Oh, so by now people even try to invent openers with Fin T-Spins. Well, it's better than those Fin / Neo / Iso T-Spin setups you find on the Tetris Wiki for sure.

Here's a Single-Triple-Double with a small PC chance after 8 lines and where the T-Spin Single is a Fin T-Spin.


Posted by: Okey_Dokey Apr 15 2018, 11:01 PM

This is a follow up of my post about http:////harddrop.com/forums/index.php?s=&showtopic=7960&view=findpost&p=91668 or short STD Attacks. Last time I overlooked one thing: The overhang can also point away from the wall which can make a difference.



The STDs from last time are shown on top, the ones for this post on the bottom. First of all, this transformation only works if there was an O piece on the shown position. For example in Early Eye STD there wasn't, so there is no counterpart. The old way forced the usage of a J piece on a certain position, the new way forces the usage of an I piece on a certain position. The transformation also fails, if the red marked cell was filled but not the cell directly above. All in all, in the counterpart setup it's harder to complete lines 3, 4 and 5 with the second bag (T-Spin Triple) and if you do so, you will usually also fill the red cell.

The transformation can be advantageous though: in the old setup, the left side and right side were seperated completely by the overhang, so there was no interaction between them. Now, the overhang is on the wall and there can be interaction. An example where it works out is Mr. T-Spin's STD. Actually, it's the reason why I made this post. I claimed last time that Mr. T-Spin's STD cannot result in a Perfect Clear. While this is true for the reversed setup, it's not true for the real one as you can see below:



So, the overhang is stacked with an O piece here. Unfortunately, I don't have the tools available right now to calculate PC chances or make pictures showing all PC solutions. I expect the PC chance to be rather low but at least there's a chance.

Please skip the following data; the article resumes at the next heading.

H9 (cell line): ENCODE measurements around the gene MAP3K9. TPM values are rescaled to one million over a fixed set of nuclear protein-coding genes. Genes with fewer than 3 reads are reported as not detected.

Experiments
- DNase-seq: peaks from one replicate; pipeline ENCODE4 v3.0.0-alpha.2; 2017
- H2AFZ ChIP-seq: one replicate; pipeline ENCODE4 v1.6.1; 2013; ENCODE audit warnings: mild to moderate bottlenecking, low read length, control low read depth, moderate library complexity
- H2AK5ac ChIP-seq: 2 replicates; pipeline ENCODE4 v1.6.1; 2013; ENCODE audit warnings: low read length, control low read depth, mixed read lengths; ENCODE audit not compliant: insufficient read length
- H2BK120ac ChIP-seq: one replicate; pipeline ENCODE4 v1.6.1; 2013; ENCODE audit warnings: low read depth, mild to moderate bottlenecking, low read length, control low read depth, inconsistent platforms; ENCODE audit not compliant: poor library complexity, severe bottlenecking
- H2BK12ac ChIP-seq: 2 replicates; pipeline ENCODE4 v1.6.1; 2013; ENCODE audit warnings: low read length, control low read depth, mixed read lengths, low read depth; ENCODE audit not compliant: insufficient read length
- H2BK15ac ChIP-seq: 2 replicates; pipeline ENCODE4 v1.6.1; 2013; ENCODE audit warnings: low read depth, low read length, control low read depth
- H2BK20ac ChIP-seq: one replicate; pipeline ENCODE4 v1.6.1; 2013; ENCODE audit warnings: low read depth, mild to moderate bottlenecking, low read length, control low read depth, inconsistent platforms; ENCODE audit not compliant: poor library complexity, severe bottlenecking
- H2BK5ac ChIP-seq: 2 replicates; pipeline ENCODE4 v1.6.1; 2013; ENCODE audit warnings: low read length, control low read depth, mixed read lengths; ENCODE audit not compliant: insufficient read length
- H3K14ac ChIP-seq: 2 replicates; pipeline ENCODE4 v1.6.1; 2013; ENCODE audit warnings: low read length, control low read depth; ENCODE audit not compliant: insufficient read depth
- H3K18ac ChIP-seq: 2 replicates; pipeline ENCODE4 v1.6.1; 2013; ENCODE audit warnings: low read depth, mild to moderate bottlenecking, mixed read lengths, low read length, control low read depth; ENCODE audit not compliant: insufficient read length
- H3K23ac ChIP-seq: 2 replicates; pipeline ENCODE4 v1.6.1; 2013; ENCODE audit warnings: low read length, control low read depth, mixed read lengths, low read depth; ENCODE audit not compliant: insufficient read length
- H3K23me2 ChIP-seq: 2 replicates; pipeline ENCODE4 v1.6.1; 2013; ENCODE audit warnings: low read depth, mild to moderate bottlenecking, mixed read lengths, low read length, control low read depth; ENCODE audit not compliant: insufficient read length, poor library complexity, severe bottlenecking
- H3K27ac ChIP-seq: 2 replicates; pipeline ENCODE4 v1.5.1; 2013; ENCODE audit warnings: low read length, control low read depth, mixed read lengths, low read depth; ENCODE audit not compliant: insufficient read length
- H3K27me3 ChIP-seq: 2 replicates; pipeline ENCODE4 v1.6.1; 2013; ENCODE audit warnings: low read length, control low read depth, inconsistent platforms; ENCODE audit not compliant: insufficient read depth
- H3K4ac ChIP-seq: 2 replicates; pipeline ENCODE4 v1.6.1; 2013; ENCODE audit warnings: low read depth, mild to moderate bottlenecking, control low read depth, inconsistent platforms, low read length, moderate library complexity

Here are some ways how to place the T piece in the second row but still get a T-Spin Single. Sadly, neither of them will work properly. As a reminder, if you count the number of empty cells in the bottom line right before the T-Spin Single and right before the T-Spin Triple and if you add those 2 numbers, then the result should be odd (exactly one odd clear) or otherwise there will be no PC solution with a T-Spin in third bag. So, the setups in frames 5 and later should be useless.



Here's a way to stack the first bag which I forgot last time. It doesn't really make a difference, if you stack it in the old or new way. You cannot complete the T-Spin Triple in the second bag.



Here's an example where the old way was better: There you could complete the T-Spin Triple after 2 bags (one time with a small PC chance). While the empty gap on top is bigger in the new way, the stack still doesn't yield any new PC solutions (all new potential PC solutions would need a 4th I piece).



Here's an example where the new way is beneficial: The chance for PC is not increased but you have a further option how to stack the second bag (shown in last frame):



Actually, the first bag can always be stacked like that when starting with a J piece. Pokemino's STD and pwn's Hachispin variation have the same property. I consider this setup on par with them. Offtopic: I like that way of stacking the first L piece and J piece (it's like in pwn's Hachispin variation). Here's a good way to place a first bag; it's not involving STDs and PCs though (but an odd clear).



Well, since I am already at STDs, let's cover the weirder ones. Here's one where the left side is one column wider. You can even complete the T-Spin Triple with the second bag but sadly this doesn't result in a PC chance. Last time I had posted a STD involving a Fin T-Spin Single. There the left side was also one column wider.



And here's one where the bottom line is completed instead of the second line. The T-Spin Triple cannot be completed at the end of the second bag.



And last but not least, a comparison between standard STDs (on top) and Hachispin variations (on bottom). Hachispin variations have 2 less cells on top of the overhang. Hachispin and pwn's variation are the only good Hachispin variations (well, you could also mirror the OSZ part in Hachispin but that's not beneficial), and sadly in both of them you cannot reach a Perfect Clear and a third T-Spin at the same time.



Okay, the very last one and pretty much offtopic: A setup were you start with a T-Spin Double via the T-Spin Triple kick. It's followed up with an Imperial Cross. It's interesting that in case of a T-Spin Triple kick you can never complete the 2 bottom rows with just one bag - however it is possible to complete rows 2 and 3 as that http:////harddrop.com/forums/index.php?s=&showtopic=7960&view=findpost&p=91696 opener proves.